Joined: 02 Oct 2005 Posts: 698
i bear hunt with plotts..not sayin there the best but ive had really good luck with plotts..i also have some blueticks and walkers. my plotts are starmnt. / weems bred..i dont know of a specific breeder..up here in the north theres not alot of plott breeders.
_________________ Antler Valley Coon & Big Game Hounds est. 1999
Boy this right here can get some folks fired up.I always hunted with people and they hunt black and tans.And that is what i got now.And that is what i am going to hunt her on.i would say black and tan or plott or a red dogbone.my hunting parntner used to have swampland breed plotts and he swears they were far better than the ones he has now.He wants to get a couple more of them.
Do think plots have more endurance than the other breeds? I have always used walkers, but i have people telling me plots can go longer. I have always wanted a plot and i think i will get one to go with the walkers.
the best breed of dog in the world.............is the one that catches your eye..............why that is the one you will hunt harder,take better care of,train harder, and have better results with than a dog that you personally don1t like
Many old time plott owners including some of the Plott family never called their plotts, "hounds" but rather plott curs. There is two types of plotts available today, the old time bear bred plotts, and the newer, long eared, bawl mouthed, loose skinned, large, heavy coondog plott. It is very hard to beat a bear bred plott on big game although there are some good dogs in every breed.
I am biased in opinion but i've hunted with all types of dogs from all over the country and maybe it's just the strains of some dogs but, for big game blueticks are too slow. They are some of the best nose to the ground dogs i've seen but can't keep up to plotts on a jumped bear. Walkers are fast, can trail, but seems to me they lack the grit needed to make a tuff bear climb. Only seen a couple black and tans but don't think they can run full out with their head up. It all comes down to what works in the end and what makes you PROUD, because thats why WE DO WHAT WE DO as houndsmen.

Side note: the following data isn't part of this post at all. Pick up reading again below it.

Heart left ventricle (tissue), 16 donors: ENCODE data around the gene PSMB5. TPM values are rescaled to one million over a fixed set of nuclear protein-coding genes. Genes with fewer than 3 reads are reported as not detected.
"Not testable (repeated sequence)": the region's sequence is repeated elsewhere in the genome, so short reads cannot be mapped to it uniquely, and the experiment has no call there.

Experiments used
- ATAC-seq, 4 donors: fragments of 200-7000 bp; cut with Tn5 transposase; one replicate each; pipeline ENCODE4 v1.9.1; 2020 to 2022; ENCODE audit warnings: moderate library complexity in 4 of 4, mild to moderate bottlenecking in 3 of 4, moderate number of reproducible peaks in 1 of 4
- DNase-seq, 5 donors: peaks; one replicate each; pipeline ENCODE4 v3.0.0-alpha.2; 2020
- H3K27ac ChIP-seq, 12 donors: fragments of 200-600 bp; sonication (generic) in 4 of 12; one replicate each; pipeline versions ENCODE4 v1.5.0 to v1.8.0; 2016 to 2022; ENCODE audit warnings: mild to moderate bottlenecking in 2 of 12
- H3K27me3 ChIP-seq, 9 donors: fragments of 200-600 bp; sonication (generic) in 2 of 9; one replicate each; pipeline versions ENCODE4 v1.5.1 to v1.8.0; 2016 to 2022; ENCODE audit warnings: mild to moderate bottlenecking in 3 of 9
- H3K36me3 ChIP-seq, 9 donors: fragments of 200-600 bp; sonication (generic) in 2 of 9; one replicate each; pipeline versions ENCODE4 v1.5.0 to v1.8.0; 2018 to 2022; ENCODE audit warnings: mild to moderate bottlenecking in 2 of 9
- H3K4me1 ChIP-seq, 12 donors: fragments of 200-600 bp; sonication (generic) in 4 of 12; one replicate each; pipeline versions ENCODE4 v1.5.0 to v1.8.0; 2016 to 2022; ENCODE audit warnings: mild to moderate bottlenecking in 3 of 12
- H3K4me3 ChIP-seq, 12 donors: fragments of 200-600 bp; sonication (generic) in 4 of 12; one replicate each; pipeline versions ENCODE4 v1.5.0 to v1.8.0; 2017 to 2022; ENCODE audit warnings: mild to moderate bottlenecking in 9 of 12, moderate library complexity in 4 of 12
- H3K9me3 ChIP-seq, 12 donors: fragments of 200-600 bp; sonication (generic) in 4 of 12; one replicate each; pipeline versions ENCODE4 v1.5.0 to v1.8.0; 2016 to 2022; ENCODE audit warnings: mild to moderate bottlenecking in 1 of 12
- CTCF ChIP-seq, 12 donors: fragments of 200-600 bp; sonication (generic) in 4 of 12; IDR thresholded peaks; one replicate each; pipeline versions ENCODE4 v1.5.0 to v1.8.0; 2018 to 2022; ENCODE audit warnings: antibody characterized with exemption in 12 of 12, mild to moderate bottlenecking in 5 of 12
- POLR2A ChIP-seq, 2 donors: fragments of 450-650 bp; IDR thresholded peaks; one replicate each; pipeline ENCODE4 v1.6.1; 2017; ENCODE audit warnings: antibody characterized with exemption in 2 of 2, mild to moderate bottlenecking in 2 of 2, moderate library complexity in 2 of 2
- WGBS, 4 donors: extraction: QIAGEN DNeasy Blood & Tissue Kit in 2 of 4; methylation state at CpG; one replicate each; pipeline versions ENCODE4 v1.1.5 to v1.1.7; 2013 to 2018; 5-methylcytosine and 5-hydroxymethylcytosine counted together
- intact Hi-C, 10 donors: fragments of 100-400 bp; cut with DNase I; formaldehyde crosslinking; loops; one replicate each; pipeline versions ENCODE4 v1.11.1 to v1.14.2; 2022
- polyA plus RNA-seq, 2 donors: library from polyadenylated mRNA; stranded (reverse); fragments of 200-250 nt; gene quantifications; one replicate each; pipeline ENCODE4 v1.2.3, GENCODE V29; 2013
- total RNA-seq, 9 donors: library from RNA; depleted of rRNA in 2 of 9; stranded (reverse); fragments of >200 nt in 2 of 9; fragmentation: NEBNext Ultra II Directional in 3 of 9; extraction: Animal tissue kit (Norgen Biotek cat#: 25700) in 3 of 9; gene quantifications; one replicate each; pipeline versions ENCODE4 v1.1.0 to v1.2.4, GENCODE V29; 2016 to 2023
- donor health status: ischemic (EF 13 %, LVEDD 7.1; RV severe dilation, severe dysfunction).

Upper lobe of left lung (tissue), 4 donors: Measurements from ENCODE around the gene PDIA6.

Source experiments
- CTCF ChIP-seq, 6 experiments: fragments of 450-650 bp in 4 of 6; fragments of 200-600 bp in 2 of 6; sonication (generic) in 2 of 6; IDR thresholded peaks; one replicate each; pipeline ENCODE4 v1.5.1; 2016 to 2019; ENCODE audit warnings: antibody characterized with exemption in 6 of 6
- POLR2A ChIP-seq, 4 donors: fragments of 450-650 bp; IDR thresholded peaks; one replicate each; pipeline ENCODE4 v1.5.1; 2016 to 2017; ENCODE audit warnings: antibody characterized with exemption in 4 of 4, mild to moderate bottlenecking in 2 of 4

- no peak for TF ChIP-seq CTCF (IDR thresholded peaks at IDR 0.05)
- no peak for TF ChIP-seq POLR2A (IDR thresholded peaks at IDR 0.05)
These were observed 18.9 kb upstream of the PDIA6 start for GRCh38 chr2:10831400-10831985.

Every breed can produce great bear hounds. Yes plots do have a tendancy to run with their head up more than blues do but the question asks about cat and bear not just bear and when on cats sometimes you need that dog that knows how to slow it down and put his nose down when the going gets tough. And if blues are to slow to run bear, then you havent ran with enough blues and are still wet behind the ears, no offense. Me I like walkers, but own plotts and blues and am looking into a cur. The biggest thing one needs to remember when talking about hounds and breeds is how the dog was trained and whose hands they were in. anyone can make a bad hound but it takes time to produce a great one.
I think you touched on the real core of the matter jumpin bear while mentioning "The biggest thing one needs to remember when talking about hounds and breeds is how the dog was trained and whose hands they were in." I don't believe any more accurate words have ever been spoken by a houndsmen, as the man comes closer to making the great dogs than almost any other factor. It does help to have good genetics to start with, but the handler either makes or breaks the finished product.
I had the opportunity to run a bear years ago with a local hounddogger that had run hounds his whole life. He had treed one of the largest tom lions for a client that has ever been taken from this area. He and I talked hounds some while our dogs were out after a bear, and he stated, "you can often measure the size of a hound's heart for the hunt by looking at the man who trained him." I'm not saying that is a true and correct statement that always holds true, but it is food for thought.
_________________ The Wolf Pack's Acomin!
Last edited by Ike on Sun Feb 04, 2007 9:39 pm, edited 1 time in total.
I agree with Jumpin Bear and Ike. Every so often some one starts a post trying to find a magic line or breed of hound that just does it. I have news for you though. Generally when you find top hounds, you also find a top houndsman who has trained them, handled them and hunted them. Not much for magic lines or breeds but a lot of hard work and dedication of the houndsman!!
I also have to agree with Mel's post...we have used a lot of boot leather and diesel.... We have a variety of dogs here. Two walkers, a walker/blutick mix and a bluetick... I have an English pup that I am will be running next year. All three of the first mentioned three dogs above are related. They all have the same Walker sire. They aren't anything special, just what a group of houndsmen have been linebreeding and trying to horde over the years and worked well where we are. We were very lucky to get our hands on three of them and hope to continue the hard work for these line of dogs. But I am almost always game to try something new... Just because I think it is fun.. But the 3 above will never never leave our kennel.
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